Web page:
• Phileas Fox

Child learning and development

It is incredible to watch children grow and acquire new skills on a daily basis. What grown-ups do automatically, children can find challenging, but with a bit of practice, can master these necessary skills very quickly. We'd like to take a closer look at the three key areas of learning and development in the early years, and see how we can encourage its progress.


1. Communication and Language.

Being able to express yourself clearly is a crucial skill. Growing and enriching a child's vocabulary is a goal for all parents, carers and teachers. Communication and Language development in the early years starts from a baby crying to draw attention to their needs, to children being able to speak confidently and read their first books. To help progress, it is important to use the language all around us: listen to music and sing along, read to children and explain new words, look at the writing - in books and all around. Children develop at their own pace, but if practiced consistently, they will be confident speakers and listeners by the time they start school.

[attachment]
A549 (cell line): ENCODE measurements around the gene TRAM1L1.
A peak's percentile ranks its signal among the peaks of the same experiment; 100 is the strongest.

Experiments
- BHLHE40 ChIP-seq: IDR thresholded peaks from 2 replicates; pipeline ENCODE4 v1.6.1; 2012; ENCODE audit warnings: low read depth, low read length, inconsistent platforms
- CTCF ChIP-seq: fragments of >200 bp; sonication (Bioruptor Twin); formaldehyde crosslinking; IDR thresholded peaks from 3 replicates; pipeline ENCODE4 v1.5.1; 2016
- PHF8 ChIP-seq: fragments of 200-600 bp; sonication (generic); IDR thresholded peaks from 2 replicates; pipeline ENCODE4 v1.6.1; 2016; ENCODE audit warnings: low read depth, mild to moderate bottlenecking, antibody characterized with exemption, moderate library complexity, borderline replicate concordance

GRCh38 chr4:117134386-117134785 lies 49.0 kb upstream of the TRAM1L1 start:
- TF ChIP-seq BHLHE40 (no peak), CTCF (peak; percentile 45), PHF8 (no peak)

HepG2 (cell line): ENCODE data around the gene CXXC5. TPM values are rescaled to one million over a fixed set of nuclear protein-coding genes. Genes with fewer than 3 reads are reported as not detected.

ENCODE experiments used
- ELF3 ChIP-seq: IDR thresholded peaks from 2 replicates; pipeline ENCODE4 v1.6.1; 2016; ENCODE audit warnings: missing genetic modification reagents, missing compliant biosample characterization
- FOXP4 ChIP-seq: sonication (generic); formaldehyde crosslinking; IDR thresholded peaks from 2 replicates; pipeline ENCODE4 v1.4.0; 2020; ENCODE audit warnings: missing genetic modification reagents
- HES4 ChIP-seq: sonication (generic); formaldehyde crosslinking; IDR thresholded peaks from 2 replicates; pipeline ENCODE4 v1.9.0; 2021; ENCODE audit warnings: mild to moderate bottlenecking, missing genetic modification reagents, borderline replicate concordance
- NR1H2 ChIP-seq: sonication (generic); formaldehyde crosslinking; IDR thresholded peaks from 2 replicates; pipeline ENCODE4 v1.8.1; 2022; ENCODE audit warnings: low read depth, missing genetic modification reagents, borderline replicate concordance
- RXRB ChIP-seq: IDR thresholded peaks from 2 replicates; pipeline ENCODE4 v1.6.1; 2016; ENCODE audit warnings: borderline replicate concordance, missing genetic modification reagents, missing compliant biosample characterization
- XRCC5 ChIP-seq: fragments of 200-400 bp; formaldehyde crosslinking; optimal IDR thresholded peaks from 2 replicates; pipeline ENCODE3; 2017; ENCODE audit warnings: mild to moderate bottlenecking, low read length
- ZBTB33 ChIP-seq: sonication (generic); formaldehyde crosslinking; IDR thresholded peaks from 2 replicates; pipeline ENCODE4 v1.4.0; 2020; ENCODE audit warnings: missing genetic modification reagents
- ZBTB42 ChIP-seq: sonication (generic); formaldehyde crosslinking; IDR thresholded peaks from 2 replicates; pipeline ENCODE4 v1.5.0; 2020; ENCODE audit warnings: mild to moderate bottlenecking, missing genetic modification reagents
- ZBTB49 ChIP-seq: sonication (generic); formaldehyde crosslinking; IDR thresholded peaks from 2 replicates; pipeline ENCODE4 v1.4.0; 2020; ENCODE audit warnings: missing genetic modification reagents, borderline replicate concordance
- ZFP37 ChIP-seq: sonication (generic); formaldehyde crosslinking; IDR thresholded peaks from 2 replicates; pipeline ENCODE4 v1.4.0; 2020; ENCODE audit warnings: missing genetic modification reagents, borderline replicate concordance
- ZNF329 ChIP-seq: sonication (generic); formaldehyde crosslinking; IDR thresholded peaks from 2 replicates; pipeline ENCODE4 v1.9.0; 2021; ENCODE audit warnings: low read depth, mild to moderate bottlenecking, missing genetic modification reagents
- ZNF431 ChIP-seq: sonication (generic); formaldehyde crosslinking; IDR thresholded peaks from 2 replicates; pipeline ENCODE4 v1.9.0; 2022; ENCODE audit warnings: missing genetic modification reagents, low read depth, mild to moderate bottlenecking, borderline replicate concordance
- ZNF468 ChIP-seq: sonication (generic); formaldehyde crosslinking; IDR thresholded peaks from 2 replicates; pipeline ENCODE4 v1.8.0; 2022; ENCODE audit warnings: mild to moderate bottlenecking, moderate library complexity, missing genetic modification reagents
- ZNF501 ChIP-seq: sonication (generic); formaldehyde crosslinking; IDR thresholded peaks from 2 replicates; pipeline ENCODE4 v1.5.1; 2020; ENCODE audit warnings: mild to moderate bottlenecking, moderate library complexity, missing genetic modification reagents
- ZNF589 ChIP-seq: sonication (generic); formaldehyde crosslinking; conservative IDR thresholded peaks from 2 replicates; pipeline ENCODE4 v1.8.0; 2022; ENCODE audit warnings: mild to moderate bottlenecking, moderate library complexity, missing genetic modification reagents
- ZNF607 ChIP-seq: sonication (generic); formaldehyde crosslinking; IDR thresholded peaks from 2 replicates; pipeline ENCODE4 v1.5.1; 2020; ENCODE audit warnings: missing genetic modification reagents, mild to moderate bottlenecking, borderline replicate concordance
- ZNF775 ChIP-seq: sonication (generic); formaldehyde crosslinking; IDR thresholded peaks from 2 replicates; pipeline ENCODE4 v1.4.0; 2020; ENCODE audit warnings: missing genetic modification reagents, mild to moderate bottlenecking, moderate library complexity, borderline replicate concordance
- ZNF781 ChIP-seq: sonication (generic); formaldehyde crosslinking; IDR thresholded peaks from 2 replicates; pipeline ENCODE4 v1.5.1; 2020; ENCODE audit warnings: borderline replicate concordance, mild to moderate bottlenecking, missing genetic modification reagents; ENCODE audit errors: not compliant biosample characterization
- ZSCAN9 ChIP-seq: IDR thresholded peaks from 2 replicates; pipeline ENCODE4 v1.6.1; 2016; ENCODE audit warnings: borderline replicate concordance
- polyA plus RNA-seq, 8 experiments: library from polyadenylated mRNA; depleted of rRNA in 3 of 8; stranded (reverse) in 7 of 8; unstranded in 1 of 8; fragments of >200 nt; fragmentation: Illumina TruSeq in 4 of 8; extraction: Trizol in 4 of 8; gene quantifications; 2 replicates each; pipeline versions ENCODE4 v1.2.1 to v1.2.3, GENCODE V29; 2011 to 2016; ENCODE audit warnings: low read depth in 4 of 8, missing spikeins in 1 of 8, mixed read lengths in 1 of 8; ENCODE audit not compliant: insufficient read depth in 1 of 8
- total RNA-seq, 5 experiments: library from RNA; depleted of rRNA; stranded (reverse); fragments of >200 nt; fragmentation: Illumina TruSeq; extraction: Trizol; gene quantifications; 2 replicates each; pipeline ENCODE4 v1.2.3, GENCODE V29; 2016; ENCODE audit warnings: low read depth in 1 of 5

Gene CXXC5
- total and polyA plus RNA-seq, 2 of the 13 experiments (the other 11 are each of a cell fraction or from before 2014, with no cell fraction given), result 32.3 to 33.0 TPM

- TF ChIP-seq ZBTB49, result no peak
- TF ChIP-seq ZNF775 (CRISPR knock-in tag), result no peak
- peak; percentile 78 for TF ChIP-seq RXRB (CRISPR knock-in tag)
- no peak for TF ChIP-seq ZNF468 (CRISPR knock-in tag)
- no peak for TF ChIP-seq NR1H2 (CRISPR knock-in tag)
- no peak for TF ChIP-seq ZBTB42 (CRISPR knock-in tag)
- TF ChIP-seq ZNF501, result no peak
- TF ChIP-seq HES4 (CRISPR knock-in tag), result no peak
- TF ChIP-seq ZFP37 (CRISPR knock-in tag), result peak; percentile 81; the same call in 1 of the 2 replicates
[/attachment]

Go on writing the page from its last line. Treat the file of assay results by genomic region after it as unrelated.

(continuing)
2. Personal, Social and Emotional.

We are social beings and need interaction. Children develop a sense of self at home, where they feel safe and their needs are met. As they grow, they develop a wider range of feelings and learn more about the surrounding environment and people in it who are outside of their immediate family. Seeing a positive relationship between the school and parents boosts their confidence to try new things. Children begin to explore and play on their own, then alongside the other children, before eventually forming stronger bonds and first friendships. By doing simple activities like sharing meals together is a great way to encourage this. Talking about and acknowledging feelings and emotions develops empathy and reinforces self-confidence.


3. Physical Development.

Health and fitness is a foundation to successful learning. Physical activity comes easy to children, as they seem to have endless energy. Parents and teachers can use it to help transition the development of gross motor skills to fine motor skills. For example, upper body development can be achieved through climbing and ball throwing, which will strengthen the muscles that children use for fine motor skills. Activities such as playing with play-dough and using tweezers to pick up small objects give a great physical preparation to their hands to hold the pencil and begin mark making and writing.


To find out more about child development, and what to expect when, we recommend this useful guide.